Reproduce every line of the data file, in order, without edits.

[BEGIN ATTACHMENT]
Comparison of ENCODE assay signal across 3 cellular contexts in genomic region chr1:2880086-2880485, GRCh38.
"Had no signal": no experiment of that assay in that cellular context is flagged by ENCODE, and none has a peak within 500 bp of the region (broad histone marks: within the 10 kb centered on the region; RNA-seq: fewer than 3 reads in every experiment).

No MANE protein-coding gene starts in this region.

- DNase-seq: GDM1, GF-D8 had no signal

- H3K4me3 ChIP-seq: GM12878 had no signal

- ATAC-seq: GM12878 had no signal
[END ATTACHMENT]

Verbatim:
Comparison of ENCODE assay signal across 3 cellular contexts in genomic region chr1:2880086-2880485, GRCh38.
"Had no signal": no experiment of that assay in that cellular context is flagged by ENCODE, and none has a peak within 500 bp of the region (broad histone marks: within the 10 kb centered on the region; RNA-seq: fewer than 3 reads in every experiment).

No MANE protein-coding gene starts in this region.

- DNase-seq: GDM1, GF-D8 had no signal

- H3K4me3 ChIP-seq: GM12878 had no signal

- ATAC-seq: GM12878 had no signal